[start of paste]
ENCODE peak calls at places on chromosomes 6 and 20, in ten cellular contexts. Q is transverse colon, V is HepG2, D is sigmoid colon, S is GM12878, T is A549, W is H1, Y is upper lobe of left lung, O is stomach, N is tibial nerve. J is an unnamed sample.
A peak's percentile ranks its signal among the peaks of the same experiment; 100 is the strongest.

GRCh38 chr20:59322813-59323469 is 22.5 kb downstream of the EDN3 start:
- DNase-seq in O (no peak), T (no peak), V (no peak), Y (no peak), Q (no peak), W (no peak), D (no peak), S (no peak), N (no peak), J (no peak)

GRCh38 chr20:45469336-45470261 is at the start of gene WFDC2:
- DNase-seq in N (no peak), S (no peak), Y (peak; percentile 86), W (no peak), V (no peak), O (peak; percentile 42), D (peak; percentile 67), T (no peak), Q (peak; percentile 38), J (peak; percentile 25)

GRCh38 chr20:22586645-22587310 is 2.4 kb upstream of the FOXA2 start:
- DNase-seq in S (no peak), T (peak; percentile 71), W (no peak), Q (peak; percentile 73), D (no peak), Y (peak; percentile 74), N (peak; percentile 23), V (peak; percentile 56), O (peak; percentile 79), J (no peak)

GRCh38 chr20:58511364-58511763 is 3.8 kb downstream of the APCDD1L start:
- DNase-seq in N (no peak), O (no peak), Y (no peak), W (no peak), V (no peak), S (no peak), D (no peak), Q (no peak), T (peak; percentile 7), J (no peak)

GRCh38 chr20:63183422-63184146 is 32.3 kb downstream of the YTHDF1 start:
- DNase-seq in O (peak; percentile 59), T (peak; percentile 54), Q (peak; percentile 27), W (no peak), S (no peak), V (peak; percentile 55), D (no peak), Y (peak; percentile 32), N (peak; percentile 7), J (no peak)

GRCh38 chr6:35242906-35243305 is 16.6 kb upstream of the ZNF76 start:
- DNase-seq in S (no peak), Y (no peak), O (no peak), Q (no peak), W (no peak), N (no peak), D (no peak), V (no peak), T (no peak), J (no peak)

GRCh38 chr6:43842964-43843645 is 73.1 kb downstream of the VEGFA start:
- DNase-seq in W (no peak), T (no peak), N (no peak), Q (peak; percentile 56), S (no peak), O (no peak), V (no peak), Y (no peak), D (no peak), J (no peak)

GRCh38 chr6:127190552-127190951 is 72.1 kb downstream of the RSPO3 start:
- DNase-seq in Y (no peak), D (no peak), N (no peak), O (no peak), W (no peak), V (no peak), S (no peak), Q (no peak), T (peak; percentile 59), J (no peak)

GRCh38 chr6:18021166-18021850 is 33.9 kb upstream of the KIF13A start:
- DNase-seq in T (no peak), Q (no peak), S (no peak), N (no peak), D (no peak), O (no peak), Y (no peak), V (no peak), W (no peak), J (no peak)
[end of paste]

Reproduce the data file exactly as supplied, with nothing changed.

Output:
ENCODE peak calls at places on chromosomes 6 and 20, in ten cellular contexts. Q is transverse colon, V is HepG2, D is sigmoid colon, S is GM12878, T is A549, W is H1, Y is upper lobe of left lung, O is stomach, N is tibial nerve. J is an unnamed sample.
A peak's percentile ranks its signal among the peaks of the same experiment; 100 is the strongest.

GRCh38 chr20:59322813-59323469 is 22.5 kb downstream of the EDN3 start:
- DNase-seq in O (no peak), T (no peak), V (no peak), Y (no peak), Q (no peak), W (no peak), D (no peak), S (no peak), N (no peak), J (no peak)

GRCh38 chr20:45469336-45470261 is at the start of gene WFDC2:
- DNase-seq in N (no peak), S (no peak), Y (peak; percentile 86), W (no peak), V (no peak), O (peak; percentile 42), D (peak; percentile 67), T (no peak), Q (peak; percentile 38), J (peak; percentile 25)

GRCh38 chr20:22586645-22587310 is 2.4 kb upstream of the FOXA2 start:
- DNase-seq in S (no peak), T (peak; percentile 71), W (no peak), Q (peak; percentile 73), D (no peak), Y (peak; percentile 74), N (peak; percentile 23), V (peak; percentile 56), O (peak; percentile 79), J (no peak)

GRCh38 chr20:58511364-58511763 is 3.8 kb downstream of the APCDD1L start:
- DNase-seq in N (no peak), O (no peak), Y (no peak), W (no peak), V (no peak), S (no peak), D (no peak), Q (no peak), T (peak; percentile 7), J (no peak)

GRCh38 chr20:63183422-63184146 is 32.3 kb downstream of the YTHDF1 start:
- DNase-seq in O (peak; percentile 59), T (peak; percentile 54), Q (peak; percentile 27), W (no peak), S (no peak), V (peak; percentile 55), D (no peak), Y (peak; percentile 32), N (peak; percentile 7), J (no peak)

GRCh38 chr6:35242906-35243305 is 16.6 kb upstream of the ZNF76 start:
- DNase-seq in S (no peak), Y (no peak), O (no peak), Q (no peak), W (no peak), N (no peak), D (no peak), V (no peak), T (no peak), J (no peak)

GRCh38 chr6:43842964-43843645 is 73.1 kb downstream of the VEGFA start:
- DNase-seq in W (no peak), T (no peak), N (no peak), Q (peak; percentile 56), S (no peak), O (no peak), V (no peak), Y (no peak), D (no peak), J (no peak)

GRCh38 chr6:127190552-127190951 is 72.1 kb downstream of the RSPO3 start:
- DNase-seq in Y (no peak), D (no peak), N (no peak), O (no peak), W (no peak), V (no peak), S (no peak), Q (no peak), T (peak; percentile 59), J (no peak)

GRCh38 chr6:18021166-18021850 is 33.9 kb upstream of the KIF13A start:
- DNase-seq in T (no peak), Q (no peak), S (no peak), N (no peak), D (no peak), O (no peak), Y (no peak), V (no peak), W (no peak), J (no peak)